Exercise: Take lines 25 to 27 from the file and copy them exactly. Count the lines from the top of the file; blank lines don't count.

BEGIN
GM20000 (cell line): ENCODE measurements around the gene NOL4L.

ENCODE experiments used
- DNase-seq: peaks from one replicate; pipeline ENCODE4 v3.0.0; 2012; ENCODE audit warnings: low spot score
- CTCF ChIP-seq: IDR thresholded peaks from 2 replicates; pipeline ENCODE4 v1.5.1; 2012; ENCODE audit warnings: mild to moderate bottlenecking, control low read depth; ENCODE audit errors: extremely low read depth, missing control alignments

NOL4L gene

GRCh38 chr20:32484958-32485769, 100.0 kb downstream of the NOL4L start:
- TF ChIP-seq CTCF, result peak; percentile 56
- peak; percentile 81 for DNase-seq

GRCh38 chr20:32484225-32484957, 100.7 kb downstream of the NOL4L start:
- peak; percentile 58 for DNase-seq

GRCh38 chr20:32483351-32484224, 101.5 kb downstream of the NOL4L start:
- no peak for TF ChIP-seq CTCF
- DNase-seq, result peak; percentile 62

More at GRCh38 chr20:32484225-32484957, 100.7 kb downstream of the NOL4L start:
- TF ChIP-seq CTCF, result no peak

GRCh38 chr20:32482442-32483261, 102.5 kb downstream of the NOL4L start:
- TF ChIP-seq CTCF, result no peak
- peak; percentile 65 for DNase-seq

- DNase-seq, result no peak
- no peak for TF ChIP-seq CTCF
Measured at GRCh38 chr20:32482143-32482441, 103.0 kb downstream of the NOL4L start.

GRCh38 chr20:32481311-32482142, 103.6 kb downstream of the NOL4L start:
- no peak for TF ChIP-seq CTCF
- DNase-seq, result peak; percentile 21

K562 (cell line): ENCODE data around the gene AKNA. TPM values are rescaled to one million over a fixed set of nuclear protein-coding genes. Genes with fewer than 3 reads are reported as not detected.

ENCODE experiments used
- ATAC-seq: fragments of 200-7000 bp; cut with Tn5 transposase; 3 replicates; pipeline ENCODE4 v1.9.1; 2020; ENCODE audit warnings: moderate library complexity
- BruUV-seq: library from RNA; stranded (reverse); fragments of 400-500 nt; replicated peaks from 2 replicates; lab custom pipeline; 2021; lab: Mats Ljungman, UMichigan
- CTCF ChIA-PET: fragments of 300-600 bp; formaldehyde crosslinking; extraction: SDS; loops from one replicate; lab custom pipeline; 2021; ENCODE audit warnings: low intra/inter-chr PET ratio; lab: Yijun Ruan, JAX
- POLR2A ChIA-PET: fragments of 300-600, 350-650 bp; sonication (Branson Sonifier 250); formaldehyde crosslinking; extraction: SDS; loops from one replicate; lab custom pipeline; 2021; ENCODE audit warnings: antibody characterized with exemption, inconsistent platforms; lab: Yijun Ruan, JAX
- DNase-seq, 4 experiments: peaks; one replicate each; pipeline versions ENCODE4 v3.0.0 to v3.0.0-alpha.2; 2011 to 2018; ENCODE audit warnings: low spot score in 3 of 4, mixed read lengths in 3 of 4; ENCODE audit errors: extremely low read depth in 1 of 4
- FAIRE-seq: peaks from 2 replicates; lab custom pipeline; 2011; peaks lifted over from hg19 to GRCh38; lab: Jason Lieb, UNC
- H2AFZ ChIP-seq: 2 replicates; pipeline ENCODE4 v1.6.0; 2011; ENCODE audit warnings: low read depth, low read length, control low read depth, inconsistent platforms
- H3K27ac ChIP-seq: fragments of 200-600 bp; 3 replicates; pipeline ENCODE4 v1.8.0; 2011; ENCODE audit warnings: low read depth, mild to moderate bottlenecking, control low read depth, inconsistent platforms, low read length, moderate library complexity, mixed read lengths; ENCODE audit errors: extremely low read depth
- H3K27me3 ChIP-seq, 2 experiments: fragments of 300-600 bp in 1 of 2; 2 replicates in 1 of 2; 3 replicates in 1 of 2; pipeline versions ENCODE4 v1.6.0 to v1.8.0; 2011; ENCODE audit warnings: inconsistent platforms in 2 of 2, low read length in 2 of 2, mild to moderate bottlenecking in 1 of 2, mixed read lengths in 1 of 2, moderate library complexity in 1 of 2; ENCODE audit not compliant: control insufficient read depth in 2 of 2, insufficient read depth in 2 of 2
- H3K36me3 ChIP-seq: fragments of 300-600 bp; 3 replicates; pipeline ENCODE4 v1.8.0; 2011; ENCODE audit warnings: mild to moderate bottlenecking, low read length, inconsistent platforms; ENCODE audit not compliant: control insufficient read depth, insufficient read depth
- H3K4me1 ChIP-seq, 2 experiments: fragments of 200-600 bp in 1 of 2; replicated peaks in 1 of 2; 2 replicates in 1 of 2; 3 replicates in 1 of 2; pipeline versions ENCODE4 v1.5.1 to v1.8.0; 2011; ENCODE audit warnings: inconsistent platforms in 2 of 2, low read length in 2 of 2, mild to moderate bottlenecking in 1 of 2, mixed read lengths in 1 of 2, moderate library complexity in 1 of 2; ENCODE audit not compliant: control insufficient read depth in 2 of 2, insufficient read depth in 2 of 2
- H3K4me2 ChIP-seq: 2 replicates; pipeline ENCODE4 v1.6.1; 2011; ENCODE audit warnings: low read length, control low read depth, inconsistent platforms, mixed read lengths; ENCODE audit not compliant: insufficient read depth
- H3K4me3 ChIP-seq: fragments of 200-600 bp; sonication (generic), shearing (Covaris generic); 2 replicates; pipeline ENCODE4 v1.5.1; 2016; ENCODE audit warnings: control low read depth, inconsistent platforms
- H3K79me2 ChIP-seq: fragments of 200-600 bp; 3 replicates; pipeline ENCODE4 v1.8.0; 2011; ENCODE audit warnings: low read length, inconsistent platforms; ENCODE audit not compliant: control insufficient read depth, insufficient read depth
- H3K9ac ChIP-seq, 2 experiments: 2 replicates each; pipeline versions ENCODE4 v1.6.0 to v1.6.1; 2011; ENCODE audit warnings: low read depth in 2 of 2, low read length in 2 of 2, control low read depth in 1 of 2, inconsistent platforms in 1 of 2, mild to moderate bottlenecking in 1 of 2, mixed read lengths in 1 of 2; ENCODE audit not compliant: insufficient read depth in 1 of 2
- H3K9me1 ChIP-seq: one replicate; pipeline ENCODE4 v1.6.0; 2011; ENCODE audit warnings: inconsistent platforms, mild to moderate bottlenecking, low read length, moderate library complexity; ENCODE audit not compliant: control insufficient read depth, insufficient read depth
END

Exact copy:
K562 (cell line): ENCODE data around the gene AKNA. TPM values are rescaled to one million over a fixed set of nuclear protein-coding genes. Genes with fewer than 3 reads are reported as not detected.

ENCODE experiments used
- ATAC-seq: fragments of 200-7000 bp; cut with Tn5 transposase; 3 replicates; pipeline ENCODE4 v1.9.1; 2020; ENCODE audit warnings: moderate library complexity